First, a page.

A while back, I started putting together a board book model collection. I suspect the folks at the local book shops have come to realize that I’m not actually a doting auntie buying gifts for a young someone else. I love to look through my collection.

shaped board book

Shaped pages. Because the pages are so thick, board books are a good choice for sculptural books.

spine of shaped board book

A drop spine hidden underneath a decorative spine element.

Some benefits of board books:

  • Nice weight and presence in the hands.
  • Flat pages with no sewing–great for page spreads that need to be presented flat and uninterrupted. And no page imposition, since the page spreads are glued back-to-back, not nested.
  • The thickness of the pages allows all kinds of opportunities for cutting through layers and embedding details, cutting into pages to make windows or peep holes or to layer scenes, or making shaped pages that stand up firmly. Thick, solid pages also offer an ideal support for page pullouts, pop-ups and the like.
  • There’s that fun drop spine thing.

Foldout pages.

Pages of all different sizes.

tabbed board book

Double-thick tabbed pages with flaps that fit inside a raised border. The toddler subject matter does not excite, but the structure itself offers interesting possibilities to try out in a book design.

Top view of the drop spine construction on the book with extra thick pages.

board book on wheels

A book that rolls on wheels.

Pages with transparent, printed windows. Mylar or something similar can be sandwiched between the board and the paper covering it, or between two boards mounted together.

Pages with peep holes.

 

Shaped pages and an embedded tunnel book.

Commercial board books with split pages (a variation on an exquisite corpse), often have a double-sided version of the drop spine. There are extra folds on either side of the spine that allow the page segments to move back and forth independently when the book is open, but allow the spine to fit snugly when the book is closed.

Top view of the double-sided spine construction.

Plus, let’s face it, board books are so connected to children’s books that it’s also fun to use the format to poke fun. (I’m planning to photograph colorful pharmaceuticals for my next “children’s” book.)

But I think grown-ups should have more board books–especially if they are artists working with books.

 

I’ve looked around online and have realized that there are few instructions out there for people who want to make board books from scratch by hand. Since I just taught a workshop on it and it’s fresh in mind, that will be my next post.

The commercial books pictured are, in order from the top:

  1. Animal Spots and Stripes Britta Techentrup.
  2. Look Who’s There! Martine Perrin
  3. Look Who’s There!
  4. Colors: A Butterfly-Shaped Book Accord Publishing
  5. Colors: A Butterfly-Shaped Book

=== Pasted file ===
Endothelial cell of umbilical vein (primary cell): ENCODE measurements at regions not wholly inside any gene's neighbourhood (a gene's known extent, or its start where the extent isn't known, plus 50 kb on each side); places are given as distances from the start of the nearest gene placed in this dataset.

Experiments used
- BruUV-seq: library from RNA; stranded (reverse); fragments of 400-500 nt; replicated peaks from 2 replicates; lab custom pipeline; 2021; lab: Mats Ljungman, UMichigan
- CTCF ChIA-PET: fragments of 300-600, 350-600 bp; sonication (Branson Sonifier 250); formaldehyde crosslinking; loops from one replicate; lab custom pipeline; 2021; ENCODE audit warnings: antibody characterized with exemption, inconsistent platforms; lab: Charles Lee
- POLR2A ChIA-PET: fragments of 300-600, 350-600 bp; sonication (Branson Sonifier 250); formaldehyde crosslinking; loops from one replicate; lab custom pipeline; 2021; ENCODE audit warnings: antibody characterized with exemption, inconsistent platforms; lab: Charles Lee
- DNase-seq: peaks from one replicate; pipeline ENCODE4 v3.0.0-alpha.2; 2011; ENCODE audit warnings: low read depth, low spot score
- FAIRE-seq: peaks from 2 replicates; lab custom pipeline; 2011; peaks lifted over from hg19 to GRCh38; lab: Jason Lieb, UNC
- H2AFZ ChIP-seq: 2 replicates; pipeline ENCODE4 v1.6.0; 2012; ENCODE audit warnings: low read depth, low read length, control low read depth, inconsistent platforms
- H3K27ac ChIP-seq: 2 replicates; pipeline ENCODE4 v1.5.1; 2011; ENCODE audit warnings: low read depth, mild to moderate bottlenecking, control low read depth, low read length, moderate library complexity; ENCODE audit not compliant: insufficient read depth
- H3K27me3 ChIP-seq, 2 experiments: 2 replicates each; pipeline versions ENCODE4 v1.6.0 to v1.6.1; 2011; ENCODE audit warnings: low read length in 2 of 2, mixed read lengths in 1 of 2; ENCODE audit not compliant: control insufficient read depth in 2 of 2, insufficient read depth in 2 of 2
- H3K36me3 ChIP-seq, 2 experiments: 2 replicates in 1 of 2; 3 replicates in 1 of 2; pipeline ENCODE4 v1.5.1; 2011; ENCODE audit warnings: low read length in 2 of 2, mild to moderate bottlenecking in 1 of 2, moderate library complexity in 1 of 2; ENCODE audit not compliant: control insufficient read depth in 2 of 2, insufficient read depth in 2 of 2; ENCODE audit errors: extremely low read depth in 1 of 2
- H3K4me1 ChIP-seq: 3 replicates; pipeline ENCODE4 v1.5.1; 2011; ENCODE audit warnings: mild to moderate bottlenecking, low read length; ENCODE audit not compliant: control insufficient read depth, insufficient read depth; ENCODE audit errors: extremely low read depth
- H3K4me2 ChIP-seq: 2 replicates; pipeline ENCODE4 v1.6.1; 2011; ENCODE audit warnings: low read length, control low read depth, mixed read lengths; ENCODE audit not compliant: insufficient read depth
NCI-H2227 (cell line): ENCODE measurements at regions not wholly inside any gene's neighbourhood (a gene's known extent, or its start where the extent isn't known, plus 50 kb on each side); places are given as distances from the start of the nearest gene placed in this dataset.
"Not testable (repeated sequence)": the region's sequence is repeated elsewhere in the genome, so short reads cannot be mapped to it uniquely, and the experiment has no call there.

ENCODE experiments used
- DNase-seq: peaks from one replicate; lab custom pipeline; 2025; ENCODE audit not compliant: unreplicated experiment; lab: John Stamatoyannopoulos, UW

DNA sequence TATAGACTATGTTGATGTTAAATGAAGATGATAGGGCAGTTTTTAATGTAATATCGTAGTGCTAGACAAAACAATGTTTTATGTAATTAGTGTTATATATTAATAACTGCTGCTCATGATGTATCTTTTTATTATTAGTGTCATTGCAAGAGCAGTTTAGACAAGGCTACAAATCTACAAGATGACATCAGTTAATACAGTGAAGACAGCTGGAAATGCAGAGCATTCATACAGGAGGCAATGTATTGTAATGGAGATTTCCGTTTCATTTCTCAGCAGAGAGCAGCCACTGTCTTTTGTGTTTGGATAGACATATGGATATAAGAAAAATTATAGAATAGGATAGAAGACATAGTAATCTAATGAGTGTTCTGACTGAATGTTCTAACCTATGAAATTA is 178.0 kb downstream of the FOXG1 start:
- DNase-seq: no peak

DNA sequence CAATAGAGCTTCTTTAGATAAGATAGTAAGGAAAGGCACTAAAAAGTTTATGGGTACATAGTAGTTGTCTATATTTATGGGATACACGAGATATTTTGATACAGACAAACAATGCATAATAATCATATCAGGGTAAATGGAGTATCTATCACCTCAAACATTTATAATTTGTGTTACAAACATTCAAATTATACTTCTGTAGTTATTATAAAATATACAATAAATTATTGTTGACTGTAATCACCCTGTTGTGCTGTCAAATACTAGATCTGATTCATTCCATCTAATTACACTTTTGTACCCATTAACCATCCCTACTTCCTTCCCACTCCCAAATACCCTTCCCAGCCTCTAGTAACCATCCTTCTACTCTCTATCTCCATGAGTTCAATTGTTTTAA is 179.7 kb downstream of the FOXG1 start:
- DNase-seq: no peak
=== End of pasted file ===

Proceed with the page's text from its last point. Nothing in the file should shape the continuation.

6. Dinosaurs Simms Taback
  7. The Grouchy Ladybug Eric Carle
  8. Baby Baa Baa Dawn Sirett et al.
  9. Baby Baa Baa
  10. Fire Truck DK Publishing
  11. Mister Sea Horse Eric Carle
  12. I Spy in the Ocean Damon Burnard and Julia Cairns
  13. Beautiful Oops! Barney Saltzberg
  14. My Very First Book of Animal Homes Eric Carle
Mar 072010
 

This time around the topic isn’t children’s books themselves, but a how-to on illustrating them. This was another find from Eureka Books that dates to the 1950s. There really is so much overlap when it comes to the design of kids’ books and that of artists’ books.

This especially got me thinking about possibilities for illustrated end papers and book covers, along with other aspects of book structure.


But what I most wanted to do was share the chapter on typography with bookmakers I know who tend to think of font and type matters as afterthoughts, if they think about them at all. Henry P. here says:


“Type is the most important element in most books. Even in the young child’s picture books it is still a factor of great moment. No book could be considered well designed unless its type faces were well chosen, its size appropriate, and the type panels well proportioned and well printed. And the relation between type and illustration must be a successful one….Illustrations are almost always near neighbors of type in some form, and they must be compatible…


Occasionally, an illustrator is tempted to use an exotic type face because it goes well with his pictures, but here another factor enters: legibility. There are many…display types which excite and delight the eye for a line or two but which bore and repulse if pursued page after page. The so-called book types have stood the test of countless hours of reading and have survived because they do not weary….


Picture and text are bound to influence each other, beneficially or adversely. Who would choose any but the way of cooperation between them?”


Indeed.

Mar 052010
 

Books meant for kids often have some of the best ideas for artists’ book structures. They are, in many respects, often quite similar–they have an emphasis on illustrations with perhaps a little bit of text. Sometimes they also have an unusual structure or shaped pages.

I recently came upon a couple of children’s books from an earlier era.